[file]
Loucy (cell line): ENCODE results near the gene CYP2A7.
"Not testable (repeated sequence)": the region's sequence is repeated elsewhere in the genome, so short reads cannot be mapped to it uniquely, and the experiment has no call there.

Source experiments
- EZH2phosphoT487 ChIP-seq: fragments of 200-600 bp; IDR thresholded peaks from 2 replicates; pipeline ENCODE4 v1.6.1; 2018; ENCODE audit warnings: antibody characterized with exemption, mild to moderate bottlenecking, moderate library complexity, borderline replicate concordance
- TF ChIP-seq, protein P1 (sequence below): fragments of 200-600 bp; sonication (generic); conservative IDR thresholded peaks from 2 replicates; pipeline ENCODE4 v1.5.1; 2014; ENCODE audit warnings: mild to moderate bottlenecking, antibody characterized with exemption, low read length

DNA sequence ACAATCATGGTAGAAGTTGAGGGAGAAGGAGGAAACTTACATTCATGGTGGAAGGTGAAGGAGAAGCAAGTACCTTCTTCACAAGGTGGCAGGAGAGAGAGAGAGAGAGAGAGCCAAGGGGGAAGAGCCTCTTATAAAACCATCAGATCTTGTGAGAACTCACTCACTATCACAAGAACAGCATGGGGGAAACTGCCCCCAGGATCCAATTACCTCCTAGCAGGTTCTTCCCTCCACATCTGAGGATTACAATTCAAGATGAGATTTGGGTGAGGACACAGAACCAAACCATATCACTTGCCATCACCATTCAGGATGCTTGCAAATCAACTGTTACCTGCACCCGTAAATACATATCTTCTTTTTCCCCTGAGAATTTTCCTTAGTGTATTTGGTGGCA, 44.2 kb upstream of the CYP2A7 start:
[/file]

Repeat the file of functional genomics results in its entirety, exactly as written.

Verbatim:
Loucy (cell line): ENCODE results near the gene CYP2A7.
"Not testable (repeated sequence)": the region's sequence is repeated elsewhere in the genome, so short reads cannot be mapped to it uniquely, and the experiment has no call there.

Source experiments
- EZH2phosphoT487 ChIP-seq: fragments of 200-600 bp; IDR thresholded peaks from 2 replicates; pipeline ENCODE4 v1.6.1; 2018; ENCODE audit warnings: antibody characterized with exemption, mild to moderate bottlenecking, moderate library complexity, borderline replicate concordance
- TF ChIP-seq, protein P1 (sequence below): fragments of 200-600 bp; sonication (generic); conservative IDR thresholded peaks from 2 replicates; pipeline ENCODE4 v1.5.1; 2014; ENCODE audit warnings: mild to moderate bottlenecking, antibody characterized with exemption, low read length

DNA sequence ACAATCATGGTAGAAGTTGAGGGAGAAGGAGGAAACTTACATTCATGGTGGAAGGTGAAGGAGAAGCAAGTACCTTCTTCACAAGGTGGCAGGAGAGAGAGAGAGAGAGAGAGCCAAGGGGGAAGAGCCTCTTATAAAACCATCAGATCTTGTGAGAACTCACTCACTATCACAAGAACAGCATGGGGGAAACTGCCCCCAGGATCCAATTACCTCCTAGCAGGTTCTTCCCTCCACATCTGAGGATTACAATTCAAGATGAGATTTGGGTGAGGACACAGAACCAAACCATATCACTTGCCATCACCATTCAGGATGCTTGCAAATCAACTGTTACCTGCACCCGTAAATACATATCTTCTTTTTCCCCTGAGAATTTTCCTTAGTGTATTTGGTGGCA, 44.2 kb upstream of the CYP2A7 start: